When showing off your product you may as well go big. That was surely an underlying principle when Mazda was deciding on a venue in which to showcase the lion's share of its CX range.
The Southern Hemisphere Proving Grounds (SHPG), about 60km north-east of Queenstown on New Zealand's south island, is a world-renowned counter-seasonal winter testing facility covering 500ha of land about 1500m above sea level.
The event was aimed at showcasing the range's 'SkyActiv Vehicle Dynamics' in action.
Used by carmakers, tyre manufacturers and engineers from around the globe for the testing of myriad vehicles (including mainstream cars, snow-blowers and more) in extreme conditions, the SHPG has snow flats, ice flats, snow and ice circles, handling tracks and ice tunnels – yes, it's a winter-testing wonderland.
Mazda put its mid-size SUV, the CX-5, as well as its larger CX-8 and CX-9 through their paces in a series of events aimed at showcasing the range's 'SkyActiv Vehicle Dynamics' in action.
All of the line-up was factory-standard, except for being shod with winter tyres.
The specific vehicles in attendance were: an AWD CX-5 Limited (same grade as Australia's CX-5 Akera) with a 2.5-litre petrol engine and six-speed automatic transmission; an AWD CX-8 Limited (same grade as Australia's CX-8 Asaki) with a 2.2-litre twin-turbo-diesel engine and six-speed automatic transmission; and an AWD CX-9 Limited (same grade as the CX-9 Azami in Australia) with a 2.5-litre four-cylinder turbocharged petrol engine and six-speed automatic transmission.
The CX-5 is available as petrol or diesel; the CX-8 is available as diesel only; and the CX-9 is available as petrol only.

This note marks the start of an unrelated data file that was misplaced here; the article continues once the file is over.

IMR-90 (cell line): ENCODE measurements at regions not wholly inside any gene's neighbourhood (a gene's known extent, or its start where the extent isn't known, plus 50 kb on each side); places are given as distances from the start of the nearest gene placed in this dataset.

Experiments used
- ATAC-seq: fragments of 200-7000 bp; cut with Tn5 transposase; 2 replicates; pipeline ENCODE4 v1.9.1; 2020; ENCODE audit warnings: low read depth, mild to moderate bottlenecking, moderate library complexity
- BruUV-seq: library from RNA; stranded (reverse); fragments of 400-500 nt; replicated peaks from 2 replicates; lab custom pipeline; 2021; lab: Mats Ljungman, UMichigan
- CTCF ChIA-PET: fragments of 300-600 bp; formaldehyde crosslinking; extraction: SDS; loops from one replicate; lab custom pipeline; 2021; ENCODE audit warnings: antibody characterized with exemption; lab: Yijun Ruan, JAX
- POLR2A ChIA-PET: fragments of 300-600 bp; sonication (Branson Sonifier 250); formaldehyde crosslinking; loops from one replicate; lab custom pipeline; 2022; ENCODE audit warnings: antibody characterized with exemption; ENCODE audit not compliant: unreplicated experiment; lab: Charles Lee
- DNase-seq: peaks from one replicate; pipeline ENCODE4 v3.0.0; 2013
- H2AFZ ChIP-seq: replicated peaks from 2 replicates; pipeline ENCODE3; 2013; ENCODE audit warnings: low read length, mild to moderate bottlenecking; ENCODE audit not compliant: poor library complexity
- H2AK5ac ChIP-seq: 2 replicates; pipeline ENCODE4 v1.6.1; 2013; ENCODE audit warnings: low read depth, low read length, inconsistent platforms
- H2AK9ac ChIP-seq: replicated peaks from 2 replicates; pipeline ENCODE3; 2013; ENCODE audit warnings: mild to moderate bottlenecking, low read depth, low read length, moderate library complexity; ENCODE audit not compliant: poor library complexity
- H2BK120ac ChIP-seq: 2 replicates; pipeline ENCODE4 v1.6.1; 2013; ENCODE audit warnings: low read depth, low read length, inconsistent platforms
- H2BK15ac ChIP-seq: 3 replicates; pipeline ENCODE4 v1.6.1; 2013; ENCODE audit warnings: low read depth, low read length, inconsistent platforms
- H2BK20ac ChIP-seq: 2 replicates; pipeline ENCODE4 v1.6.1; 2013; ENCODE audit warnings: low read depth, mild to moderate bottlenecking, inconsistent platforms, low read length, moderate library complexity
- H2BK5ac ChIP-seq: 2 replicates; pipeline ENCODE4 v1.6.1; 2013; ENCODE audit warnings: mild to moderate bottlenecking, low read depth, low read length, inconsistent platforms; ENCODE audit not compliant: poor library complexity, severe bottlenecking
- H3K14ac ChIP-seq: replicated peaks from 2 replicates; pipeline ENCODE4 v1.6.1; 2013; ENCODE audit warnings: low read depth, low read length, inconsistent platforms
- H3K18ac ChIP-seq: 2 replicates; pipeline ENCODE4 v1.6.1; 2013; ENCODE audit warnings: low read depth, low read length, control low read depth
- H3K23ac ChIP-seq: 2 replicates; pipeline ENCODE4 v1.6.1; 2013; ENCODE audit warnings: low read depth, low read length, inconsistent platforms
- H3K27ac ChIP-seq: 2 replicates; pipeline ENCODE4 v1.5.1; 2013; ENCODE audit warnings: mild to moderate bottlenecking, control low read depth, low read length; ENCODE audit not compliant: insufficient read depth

All of the line-up was factory-standard, except for being shod with winter tyres: Bridgestone 225/55R19 BS Blizzak DMV2 99T on the CX-5 and CX-8; and Bridgestone 255/50R20 BS Blizzak DMV2 109T on the CX-9.
SkyActiv Vehicle Dynamics is Mazda's umbrella term used to encompass engine, transmission, chassis and body, and includes such whizz-bang terminology as 'i-Activ' and 'G-Vectoring Control'.
But considering Mazda is responsible for some of the most popular SUVs on the market – including the ever-popular CX-5 – it probably has carte blanche to use whatever space-age-sounding words it wants to.
'i-Activ' is Mazda's on-demand AWD system introduced to the CX-5 in 2013 and then to other models in the line-up soon after. Mazda describes the system as predictive, rather than reactive as other full-time AWD set-ups are.
Mazda describes the system as predictive, rather than reactive as other full-time AWD set-ups are.
Basically, one of the chief aims of i-Activ is to anticipate front tyre slip and apply adequate rear wheel torque to prevent that even happening – this is achieved through a chain of micro-managed events in and around the vehicle as it drives.
Via 27 sensors around the car, i-Activ calculates incoming data – including steering angle, speed, outside temperature and more – at a rate of 200 times per second and then adjusts torque transfer accordingly.